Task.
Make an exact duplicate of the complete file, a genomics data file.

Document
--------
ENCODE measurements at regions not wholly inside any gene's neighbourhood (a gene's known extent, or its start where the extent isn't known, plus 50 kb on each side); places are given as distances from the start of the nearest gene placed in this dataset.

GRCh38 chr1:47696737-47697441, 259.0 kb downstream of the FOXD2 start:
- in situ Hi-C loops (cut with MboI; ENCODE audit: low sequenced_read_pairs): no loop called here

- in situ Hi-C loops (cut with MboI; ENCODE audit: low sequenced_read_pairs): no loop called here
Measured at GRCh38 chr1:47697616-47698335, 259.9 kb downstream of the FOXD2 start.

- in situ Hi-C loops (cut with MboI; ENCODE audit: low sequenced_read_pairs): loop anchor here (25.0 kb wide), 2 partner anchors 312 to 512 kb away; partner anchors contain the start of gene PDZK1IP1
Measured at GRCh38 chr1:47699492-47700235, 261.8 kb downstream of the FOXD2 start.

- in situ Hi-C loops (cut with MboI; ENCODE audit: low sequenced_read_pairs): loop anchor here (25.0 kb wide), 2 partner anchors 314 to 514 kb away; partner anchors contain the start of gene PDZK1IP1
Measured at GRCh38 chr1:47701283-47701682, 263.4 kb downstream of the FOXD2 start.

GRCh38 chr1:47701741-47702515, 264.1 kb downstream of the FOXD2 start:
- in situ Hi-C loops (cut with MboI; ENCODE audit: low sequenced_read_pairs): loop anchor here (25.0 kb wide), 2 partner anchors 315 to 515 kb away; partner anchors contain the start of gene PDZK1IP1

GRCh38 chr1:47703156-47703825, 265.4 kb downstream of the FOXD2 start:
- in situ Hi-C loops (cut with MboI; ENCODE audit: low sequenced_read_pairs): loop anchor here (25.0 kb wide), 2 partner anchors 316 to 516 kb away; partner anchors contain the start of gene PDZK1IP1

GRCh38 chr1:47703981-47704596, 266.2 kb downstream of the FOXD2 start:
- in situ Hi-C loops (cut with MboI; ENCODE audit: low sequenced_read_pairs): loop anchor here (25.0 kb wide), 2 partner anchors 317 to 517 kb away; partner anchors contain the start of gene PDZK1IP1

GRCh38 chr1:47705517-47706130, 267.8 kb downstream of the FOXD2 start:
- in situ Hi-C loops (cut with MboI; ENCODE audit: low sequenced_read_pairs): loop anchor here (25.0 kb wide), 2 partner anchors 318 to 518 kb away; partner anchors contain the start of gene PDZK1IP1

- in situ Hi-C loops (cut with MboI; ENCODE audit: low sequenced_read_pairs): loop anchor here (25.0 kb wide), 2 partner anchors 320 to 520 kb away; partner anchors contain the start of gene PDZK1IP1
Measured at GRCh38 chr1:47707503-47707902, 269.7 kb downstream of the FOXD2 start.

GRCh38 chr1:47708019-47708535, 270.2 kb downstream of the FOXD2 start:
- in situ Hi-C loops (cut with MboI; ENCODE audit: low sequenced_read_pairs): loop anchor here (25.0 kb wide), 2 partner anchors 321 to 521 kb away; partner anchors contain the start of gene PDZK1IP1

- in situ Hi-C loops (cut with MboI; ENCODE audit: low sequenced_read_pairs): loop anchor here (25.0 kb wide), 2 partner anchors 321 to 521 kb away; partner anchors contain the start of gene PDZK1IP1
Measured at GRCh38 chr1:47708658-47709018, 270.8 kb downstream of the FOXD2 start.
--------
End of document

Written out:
ENCODE measurements at regions not wholly inside any gene's neighbourhood (a gene's known extent, or its start where the extent isn't known, plus 50 kb on each side); places are given as distances from the start of the nearest gene placed in this dataset.

GRCh38 chr1:47696737-47697441, 259.0 kb downstream of the FOXD2 start:
- in situ Hi-C loops (cut with MboI; ENCODE audit: low sequenced_read_pairs): no loop called here

- in situ Hi-C loops (cut with MboI; ENCODE audit: low sequenced_read_pairs): no loop called here
Measured at GRCh38 chr1:47697616-47698335, 259.9 kb downstream of the FOXD2 start.

- in situ Hi-C loops (cut with MboI; ENCODE audit: low sequenced_read_pairs): loop anchor here (25.0 kb wide), 2 partner anchors 312 to 512 kb away; partner anchors contain the start of gene PDZK1IP1
Measured at GRCh38 chr1:47699492-47700235, 261.8 kb downstream of the FOXD2 start.

- in situ Hi-C loops (cut with MboI; ENCODE audit: low sequenced_read_pairs): loop anchor here (25.0 kb wide), 2 partner anchors 314 to 514 kb away; partner anchors contain the start of gene PDZK1IP1
Measured at GRCh38 chr1:47701283-47701682, 263.4 kb downstream of the FOXD2 start.

GRCh38 chr1:47701741-47702515, 264.1 kb downstream of the FOXD2 start:
- in situ Hi-C loops (cut with MboI; ENCODE audit: low sequenced_read_pairs): loop anchor here (25.0 kb wide), 2 partner anchors 315 to 515 kb away; partner anchors contain the start of gene PDZK1IP1

GRCh38 chr1:47703156-47703825, 265.4 kb downstream of the FOXD2 start:
- in situ Hi-C loops (cut with MboI; ENCODE audit: low sequenced_read_pairs): loop anchor here (25.0 kb wide), 2 partner anchors 316 to 516 kb away; partner anchors contain the start of gene PDZK1IP1

GRCh38 chr1:47703981-47704596, 266.2 kb downstream of the FOXD2 start:
- in situ Hi-C loops (cut with MboI; ENCODE audit: low sequenced_read_pairs): loop anchor here (25.0 kb wide), 2 partner anchors 317 to 517 kb away; partner anchors contain the start of gene PDZK1IP1

GRCh38 chr1:47705517-47706130, 267.8 kb downstream of the FOXD2 start:
- in situ Hi-C loops (cut with MboI; ENCODE audit: low sequenced_read_pairs): loop anchor here (25.0 kb wide), 2 partner anchors 318 to 518 kb away; partner anchors contain the start of gene PDZK1IP1

- in situ Hi-C loops (cut with MboI; ENCODE audit: low sequenced_read_pairs): loop anchor here (25.0 kb wide), 2 partner anchors 320 to 520 kb away; partner anchors contain the start of gene PDZK1IP1
Measured at GRCh38 chr1:47707503-47707902, 269.7 kb downstream of the FOXD2 start.

GRCh38 chr1:47708019-47708535, 270.2 kb downstream of the FOXD2 start:
- in situ Hi-C loops (cut with MboI; ENCODE audit: low sequenced_read_pairs): loop anchor here (25.0 kb wide), 2 partner anchors 321 to 521 kb away; partner anchors contain the start of gene PDZK1IP1

- in situ Hi-C loops (cut with MboI; ENCODE audit: low sequenced_read_pairs): loop anchor here (25.0 kb wide), 2 partner anchors 321 to 521 kb away; partner anchors contain the start of gene PDZK1IP1
Measured at GRCh38 chr1:47708658-47709018, 270.8 kb downstream of the FOXD2 start.